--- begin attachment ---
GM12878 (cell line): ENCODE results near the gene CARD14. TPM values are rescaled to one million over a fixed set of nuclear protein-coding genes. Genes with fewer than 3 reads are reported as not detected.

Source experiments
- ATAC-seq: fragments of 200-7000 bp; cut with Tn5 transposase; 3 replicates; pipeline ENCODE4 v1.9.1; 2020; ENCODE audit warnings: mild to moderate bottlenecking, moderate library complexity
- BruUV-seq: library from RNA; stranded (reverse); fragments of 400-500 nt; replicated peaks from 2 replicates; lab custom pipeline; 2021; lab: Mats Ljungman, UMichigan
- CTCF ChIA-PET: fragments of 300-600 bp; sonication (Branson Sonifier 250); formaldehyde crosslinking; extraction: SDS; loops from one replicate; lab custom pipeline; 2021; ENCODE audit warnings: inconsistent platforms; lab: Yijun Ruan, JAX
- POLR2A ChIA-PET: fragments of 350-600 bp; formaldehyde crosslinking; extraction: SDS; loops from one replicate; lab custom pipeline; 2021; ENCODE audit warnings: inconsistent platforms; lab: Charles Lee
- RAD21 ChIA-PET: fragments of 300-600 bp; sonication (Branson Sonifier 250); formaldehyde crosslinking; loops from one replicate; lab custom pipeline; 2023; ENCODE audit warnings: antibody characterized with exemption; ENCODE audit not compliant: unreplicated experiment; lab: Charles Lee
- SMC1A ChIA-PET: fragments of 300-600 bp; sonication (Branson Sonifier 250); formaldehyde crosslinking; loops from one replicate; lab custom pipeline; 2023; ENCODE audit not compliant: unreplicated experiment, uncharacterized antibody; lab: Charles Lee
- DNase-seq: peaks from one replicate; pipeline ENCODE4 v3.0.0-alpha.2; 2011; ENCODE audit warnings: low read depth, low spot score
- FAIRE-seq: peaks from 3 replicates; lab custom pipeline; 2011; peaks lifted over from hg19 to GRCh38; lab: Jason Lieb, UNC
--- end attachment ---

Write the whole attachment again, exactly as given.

GM12878 (cell line): ENCODE results near the gene CARD14. TPM values are rescaled to one million over a fixed set of nuclear protein-coding genes. Genes with fewer than 3 reads are reported as not detected.

Source experiments
- ATAC-seq: fragments of 200-7000 bp; cut with Tn5 transposase; 3 replicates; pipeline ENCODE4 v1.9.1; 2020; ENCODE audit warnings: mild to moderate bottlenecking, moderate library complexity
- BruUV-seq: library from RNA; stranded (reverse); fragments of 400-500 nt; replicated peaks from 2 replicates; lab custom pipeline; 2021; lab: Mats Ljungman, UMichigan
- CTCF ChIA-PET: fragments of 300-600 bp; sonication (Branson Sonifier 250); formaldehyde crosslinking; extraction: SDS; loops from one replicate; lab custom pipeline; 2021; ENCODE audit warnings: inconsistent platforms; lab: Yijun Ruan, JAX
- POLR2A ChIA-PET: fragments of 350-600 bp; formaldehyde crosslinking; extraction: SDS; loops from one replicate; lab custom pipeline; 2021; ENCODE audit warnings: inconsistent platforms; lab: Charles Lee
- RAD21 ChIA-PET: fragments of 300-600 bp; sonication (Branson Sonifier 250); formaldehyde crosslinking; loops from one replicate; lab custom pipeline; 2023; ENCODE audit warnings: antibody characterized with exemption; ENCODE audit not compliant: unreplicated experiment; lab: Charles Lee
- SMC1A ChIA-PET: fragments of 300-600 bp; sonication (Branson Sonifier 250); formaldehyde crosslinking; loops from one replicate; lab custom pipeline; 2023; ENCODE audit not compliant: unreplicated experiment, uncharacterized antibody; lab: Charles Lee
- DNase-seq: peaks from one replicate; pipeline ENCODE4 v3.0.0-alpha.2; 2011; ENCODE audit warnings: low read depth, low spot score
- FAIRE-seq: peaks from 3 replicates; lab custom pipeline; 2011; peaks lifted over from hg19 to GRCh38; lab: Jason Lieb, UNC